Packers tune in when Wilson plays the piano
Green Bay Packers defensive end C.J. Wilson has been playing the piano since the tender age of 2, urged to learn by his father, who is a pastor, and his mother, who's been singing in church her whole life. Wilson's teammates on the Packers didn't find out about his musical talent until the night before the Super Bowl in 2011.
There was a baby grand piano in the lobby of the Omni Mandalay Hotel in Irving, Texas, just outside the Packers' main meeting room. Wilson, then a rookie, discovered it on the Thursday of Super Bowl week. He started sneaking down to play by himself each day, hoping to clear his head in anticipation of the biggest game of his life.
On the eve of the Super Bowl, Wilson and a handful of teammates were standing around waiting to head in for a team meeting. He decided to help them pass the time with an impromptu concert.
At first, Wilson said they were laughing a bit, shocked to see the 6-foot-3, 300-pound defensive end tickle the ivories with such grace.
"Who would have ever thought I can play piano?" Wilson said, laughing. "I'm a big dude playing D-line. They were laughing, like, 'Oh man, you can play?' But then it was, 'Wow, this is great!' Everybody loves some type of music. Everybody, I don't care who you are.
"They all gathered 'round. A lot of my teammates came from Christian homes, too, so some of the old hymns I was playing, they knew 'em, like 'Amazing Grace.' I was playing and Greg Jennings -- his dad is a pastor too -- he was singing behind me."
Soon enough, more and more guys joined in. Then, teammates started making requests.
"I'd play five or 10 seconds of one song and guys would sing it and then [ask for another]," Wilson said. "It was just a great team moment. We all went to church!
"I don't really remember the songs, just gospel music. All the guys knew how the piano players do it in church and how old women in churches act. That was really funny 'cause guys were acting like they were women at church. Acting like an old lady -- a grandma or an aunt that they remember."
It felt like home for Wilson, who used to accompany his parents and eight siblings to church every Sunday. That night in Irving, his teammates were just like the congregation at his father's church in Belhaven, N.C.
"I played for my church for many years," Wilson said. "From about age 13 up until I graduated and got drafted to the NFL. My college [East Carolina] was 45 minutes from my house so I always went back on Sundays to church to play."
Wilson doesn't read sheet music -- never has -- but he learned to play on a piano in his childhood home, mimicking his mother's singing.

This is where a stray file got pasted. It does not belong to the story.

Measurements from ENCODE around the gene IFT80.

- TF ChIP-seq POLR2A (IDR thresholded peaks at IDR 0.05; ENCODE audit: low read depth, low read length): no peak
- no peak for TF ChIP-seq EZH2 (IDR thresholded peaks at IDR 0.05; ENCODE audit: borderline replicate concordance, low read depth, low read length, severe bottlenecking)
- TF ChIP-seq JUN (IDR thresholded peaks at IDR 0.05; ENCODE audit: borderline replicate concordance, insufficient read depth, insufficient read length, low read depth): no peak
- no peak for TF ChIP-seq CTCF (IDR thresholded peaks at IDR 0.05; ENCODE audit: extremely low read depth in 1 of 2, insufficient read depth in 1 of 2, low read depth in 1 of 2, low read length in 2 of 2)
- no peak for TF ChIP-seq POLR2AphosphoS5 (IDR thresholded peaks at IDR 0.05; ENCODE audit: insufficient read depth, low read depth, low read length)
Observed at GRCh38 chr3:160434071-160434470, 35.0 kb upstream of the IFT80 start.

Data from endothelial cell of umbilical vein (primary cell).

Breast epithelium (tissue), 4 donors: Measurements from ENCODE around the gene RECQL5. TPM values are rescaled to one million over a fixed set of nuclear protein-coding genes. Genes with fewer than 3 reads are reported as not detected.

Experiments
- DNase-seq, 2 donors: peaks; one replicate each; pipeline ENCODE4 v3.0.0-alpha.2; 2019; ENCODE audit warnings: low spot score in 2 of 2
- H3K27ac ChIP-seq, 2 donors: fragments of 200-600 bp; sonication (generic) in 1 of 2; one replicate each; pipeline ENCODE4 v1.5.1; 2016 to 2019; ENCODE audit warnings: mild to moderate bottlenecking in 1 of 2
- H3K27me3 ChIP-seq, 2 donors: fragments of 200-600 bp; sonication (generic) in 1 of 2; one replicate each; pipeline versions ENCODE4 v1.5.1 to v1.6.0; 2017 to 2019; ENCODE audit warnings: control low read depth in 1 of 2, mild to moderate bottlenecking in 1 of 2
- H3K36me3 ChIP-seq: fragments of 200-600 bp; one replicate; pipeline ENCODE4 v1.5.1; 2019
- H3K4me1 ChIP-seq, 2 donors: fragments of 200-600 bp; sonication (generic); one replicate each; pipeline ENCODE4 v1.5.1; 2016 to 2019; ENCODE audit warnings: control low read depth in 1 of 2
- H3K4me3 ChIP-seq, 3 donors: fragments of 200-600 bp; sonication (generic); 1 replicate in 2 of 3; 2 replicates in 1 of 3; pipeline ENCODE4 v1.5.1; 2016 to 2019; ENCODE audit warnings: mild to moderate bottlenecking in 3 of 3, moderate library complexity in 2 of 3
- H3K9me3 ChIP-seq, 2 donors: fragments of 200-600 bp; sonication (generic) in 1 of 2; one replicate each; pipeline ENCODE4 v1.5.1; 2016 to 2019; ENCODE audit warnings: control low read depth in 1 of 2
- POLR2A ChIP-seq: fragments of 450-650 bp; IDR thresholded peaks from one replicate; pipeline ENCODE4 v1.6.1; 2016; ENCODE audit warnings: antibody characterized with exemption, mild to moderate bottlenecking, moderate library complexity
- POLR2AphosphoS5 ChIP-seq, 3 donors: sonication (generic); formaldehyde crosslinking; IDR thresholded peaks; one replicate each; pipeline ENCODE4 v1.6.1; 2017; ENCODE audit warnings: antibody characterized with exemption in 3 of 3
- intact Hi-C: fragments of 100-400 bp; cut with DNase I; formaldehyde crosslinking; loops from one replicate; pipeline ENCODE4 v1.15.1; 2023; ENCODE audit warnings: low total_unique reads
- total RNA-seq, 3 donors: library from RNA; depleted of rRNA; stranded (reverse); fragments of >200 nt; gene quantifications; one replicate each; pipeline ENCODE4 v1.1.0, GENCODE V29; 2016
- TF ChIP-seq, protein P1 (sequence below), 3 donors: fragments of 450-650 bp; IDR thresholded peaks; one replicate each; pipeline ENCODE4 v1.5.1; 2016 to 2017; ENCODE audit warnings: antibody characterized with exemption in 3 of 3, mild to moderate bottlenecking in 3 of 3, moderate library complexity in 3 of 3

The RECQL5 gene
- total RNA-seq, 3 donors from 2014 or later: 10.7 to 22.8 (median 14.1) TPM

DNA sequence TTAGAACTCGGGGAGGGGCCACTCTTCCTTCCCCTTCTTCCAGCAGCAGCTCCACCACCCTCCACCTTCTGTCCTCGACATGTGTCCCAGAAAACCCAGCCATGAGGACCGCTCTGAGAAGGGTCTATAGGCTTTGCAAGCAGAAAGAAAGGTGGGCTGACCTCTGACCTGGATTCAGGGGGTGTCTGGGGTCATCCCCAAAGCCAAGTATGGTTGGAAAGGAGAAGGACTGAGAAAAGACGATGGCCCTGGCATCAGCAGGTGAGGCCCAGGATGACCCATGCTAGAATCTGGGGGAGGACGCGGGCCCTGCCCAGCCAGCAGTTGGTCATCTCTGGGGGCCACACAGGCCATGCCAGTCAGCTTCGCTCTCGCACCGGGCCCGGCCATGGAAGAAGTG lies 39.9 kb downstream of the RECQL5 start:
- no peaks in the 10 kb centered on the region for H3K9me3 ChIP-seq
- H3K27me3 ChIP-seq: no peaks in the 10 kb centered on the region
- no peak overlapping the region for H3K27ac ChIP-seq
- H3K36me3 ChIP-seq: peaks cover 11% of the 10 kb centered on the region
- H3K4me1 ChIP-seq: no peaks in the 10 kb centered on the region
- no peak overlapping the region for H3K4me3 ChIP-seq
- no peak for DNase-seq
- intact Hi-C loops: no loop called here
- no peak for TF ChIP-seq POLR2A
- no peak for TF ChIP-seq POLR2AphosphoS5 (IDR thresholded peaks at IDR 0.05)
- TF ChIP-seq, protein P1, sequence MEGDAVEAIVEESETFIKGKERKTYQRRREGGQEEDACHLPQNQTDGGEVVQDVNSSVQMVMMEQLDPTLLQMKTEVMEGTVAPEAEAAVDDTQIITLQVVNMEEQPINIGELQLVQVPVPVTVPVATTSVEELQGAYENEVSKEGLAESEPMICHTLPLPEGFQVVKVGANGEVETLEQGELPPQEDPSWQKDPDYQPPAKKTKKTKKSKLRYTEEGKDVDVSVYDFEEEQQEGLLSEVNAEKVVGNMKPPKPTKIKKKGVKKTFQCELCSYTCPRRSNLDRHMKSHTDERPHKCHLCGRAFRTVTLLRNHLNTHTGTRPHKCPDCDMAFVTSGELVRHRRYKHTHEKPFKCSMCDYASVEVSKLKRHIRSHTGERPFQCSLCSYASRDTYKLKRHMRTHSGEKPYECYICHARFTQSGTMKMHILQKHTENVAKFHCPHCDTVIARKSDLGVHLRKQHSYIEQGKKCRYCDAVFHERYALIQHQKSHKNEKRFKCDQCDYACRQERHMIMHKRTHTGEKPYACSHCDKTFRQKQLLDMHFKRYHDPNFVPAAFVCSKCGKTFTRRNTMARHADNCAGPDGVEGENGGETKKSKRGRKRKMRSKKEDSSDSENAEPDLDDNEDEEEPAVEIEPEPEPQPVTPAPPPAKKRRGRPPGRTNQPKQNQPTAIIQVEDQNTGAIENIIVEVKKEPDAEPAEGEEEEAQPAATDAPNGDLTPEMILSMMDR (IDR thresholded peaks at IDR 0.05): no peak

"When we were little, every day my mother would sit down and show me how to play a little bit," he explained. "But the funny thing is she can't really play herself -- she can't play anything. She'd sing a song and tell me to follow it on the piano. So I did that every day, day in and day out. Follow what key she was singing in.
"I always liked playing, but as I got older I stopped for four of five years. I actually stopped when I was 9 because I lost to this other kid in a talent show," Wilson admitted sheepishly. "I said, 'I don't wanna play no more.' After a while, though, it followed me and came back to me. I missed it."
Sometimes he misses it now, too. He gets the chance to play only once every two weeks or so, an hour at a time to relax his mind.
"I'm up late always studying film," Wilson said. "It's a long season in the NFL and you gotta really prepare."
He took his first official lesson this past offseason, but his schedule was so inconsistent he couldn't keep it up.
"I was supposed to go back, but I didn't have time to sit down and really do it. It's hard to teach an old person how to play something," Wilson admits. "It was more my schedule, though. I plan to finish [the lessons] during the offseason."
"When you love music, you love it -- like, really love it. If someone's just playing the cello, I'll just sit there and watch 30, 40 minutes before I'll get tired of it."
Packers quarterback Aaron Rodgers is a music buff, as well. Perhaps that common bond is what draws the guitar-playing signal-caller to Wilson. A few weeks ago on a radio show, Rodgers said if he had to read a book about any of his teammates, his first choice would be Wilson.
Wilson said that with his unique childhood, the book wouldn't be half-bad, but he sounded a bit embarrassed when he heard that Rodgers mentioned an interest in his "dating habits."
"Oh my God," Wilson said, laughing. "I fall in love! I fall for a girl and I always think she's the one. I fall so easily. I think she's the one that I was to marry, and then the next week I'll find someone else and say she's the one!"
It's no surprise, then, that Wilson's piano talents have been used to woo the ladies.
"Like I said, everybody loves some kind of music," Wilson said. "Most girls find it interesting that I play. I liked to sing a little bit to this one girl I liked. [Another] girl I really liked, she loved this song by Dru Hill called 'Incomplete' so I learned it. Took me probably about a good couple days to learn. I didn't tell her; one day I was playing the piano and I just started playing it."
Needless to say, it worked.
"I most definitely [won her over]," Wilson beamed. "Thought we were gonna be married, but turned out she wasn't the one."
For now, his music -- and his love life -- have taken a backseat to getting healthy. Wilson will likely sit out this Sunday's game against the Chicago Bears because of a knee injury suffered against the Giants.
Green Bay is hoping to have Wilson back on the field for the playoffs. And if the Packers do make it to the Super Bowl in New Orleans, you can bet on another Wilson-led sing-along on the eve of the big game.